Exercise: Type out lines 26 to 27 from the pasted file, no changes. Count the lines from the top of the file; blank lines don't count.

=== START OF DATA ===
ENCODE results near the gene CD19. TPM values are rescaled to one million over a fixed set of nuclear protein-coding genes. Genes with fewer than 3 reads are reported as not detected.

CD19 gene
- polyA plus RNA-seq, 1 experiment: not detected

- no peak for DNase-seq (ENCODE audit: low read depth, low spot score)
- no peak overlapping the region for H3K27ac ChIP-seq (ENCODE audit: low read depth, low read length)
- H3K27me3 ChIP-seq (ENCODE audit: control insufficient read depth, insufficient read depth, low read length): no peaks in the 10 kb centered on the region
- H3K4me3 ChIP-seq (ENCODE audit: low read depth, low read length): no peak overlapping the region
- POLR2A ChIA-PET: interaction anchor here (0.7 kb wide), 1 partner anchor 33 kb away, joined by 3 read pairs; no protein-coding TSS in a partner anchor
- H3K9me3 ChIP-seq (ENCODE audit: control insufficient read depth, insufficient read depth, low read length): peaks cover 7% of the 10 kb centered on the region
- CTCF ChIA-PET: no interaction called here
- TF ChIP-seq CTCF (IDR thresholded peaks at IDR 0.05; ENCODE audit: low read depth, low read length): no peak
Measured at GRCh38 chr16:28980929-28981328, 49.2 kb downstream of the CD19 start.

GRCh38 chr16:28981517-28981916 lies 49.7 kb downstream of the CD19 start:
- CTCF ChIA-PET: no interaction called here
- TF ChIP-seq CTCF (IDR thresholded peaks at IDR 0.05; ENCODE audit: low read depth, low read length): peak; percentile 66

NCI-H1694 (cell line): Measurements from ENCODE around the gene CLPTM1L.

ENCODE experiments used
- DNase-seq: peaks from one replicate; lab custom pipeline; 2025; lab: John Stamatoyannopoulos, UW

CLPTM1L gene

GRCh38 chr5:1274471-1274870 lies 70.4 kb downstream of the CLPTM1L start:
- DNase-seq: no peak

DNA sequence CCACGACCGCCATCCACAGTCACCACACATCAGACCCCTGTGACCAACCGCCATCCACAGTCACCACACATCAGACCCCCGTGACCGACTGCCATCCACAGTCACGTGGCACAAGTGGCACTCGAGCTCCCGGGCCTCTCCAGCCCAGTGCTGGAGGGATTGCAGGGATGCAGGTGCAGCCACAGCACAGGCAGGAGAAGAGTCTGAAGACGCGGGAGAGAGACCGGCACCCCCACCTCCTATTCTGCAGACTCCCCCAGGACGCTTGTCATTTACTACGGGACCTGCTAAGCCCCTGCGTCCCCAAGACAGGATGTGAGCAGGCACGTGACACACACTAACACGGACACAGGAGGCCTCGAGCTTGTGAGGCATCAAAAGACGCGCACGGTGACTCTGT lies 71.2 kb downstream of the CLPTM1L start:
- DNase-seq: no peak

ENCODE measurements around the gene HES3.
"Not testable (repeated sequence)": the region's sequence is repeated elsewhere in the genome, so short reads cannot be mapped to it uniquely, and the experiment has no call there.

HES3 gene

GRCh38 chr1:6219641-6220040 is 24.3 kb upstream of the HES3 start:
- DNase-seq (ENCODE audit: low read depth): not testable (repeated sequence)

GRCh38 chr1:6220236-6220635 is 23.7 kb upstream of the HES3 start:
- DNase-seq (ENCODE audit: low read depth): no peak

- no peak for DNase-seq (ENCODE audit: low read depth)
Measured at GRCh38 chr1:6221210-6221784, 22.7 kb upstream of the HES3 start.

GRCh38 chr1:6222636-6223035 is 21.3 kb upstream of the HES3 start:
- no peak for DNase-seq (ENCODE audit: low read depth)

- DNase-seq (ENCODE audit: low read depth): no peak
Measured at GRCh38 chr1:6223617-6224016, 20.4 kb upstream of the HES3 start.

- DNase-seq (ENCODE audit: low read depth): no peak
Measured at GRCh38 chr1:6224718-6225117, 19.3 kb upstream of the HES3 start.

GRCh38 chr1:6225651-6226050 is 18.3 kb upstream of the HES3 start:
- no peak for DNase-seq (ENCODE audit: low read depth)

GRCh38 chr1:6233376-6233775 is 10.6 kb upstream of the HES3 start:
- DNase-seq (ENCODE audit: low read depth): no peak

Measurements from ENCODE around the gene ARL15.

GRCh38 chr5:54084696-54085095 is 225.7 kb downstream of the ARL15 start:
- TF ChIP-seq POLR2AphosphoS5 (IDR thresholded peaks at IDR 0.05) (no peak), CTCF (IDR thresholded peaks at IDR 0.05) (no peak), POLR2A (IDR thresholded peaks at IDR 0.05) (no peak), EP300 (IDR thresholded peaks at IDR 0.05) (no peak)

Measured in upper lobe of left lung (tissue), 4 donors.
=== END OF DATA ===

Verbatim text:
HES3 gene

GRCh38 chr1:6219641-6220040 is 24.3 kb upstream of the HES3 start: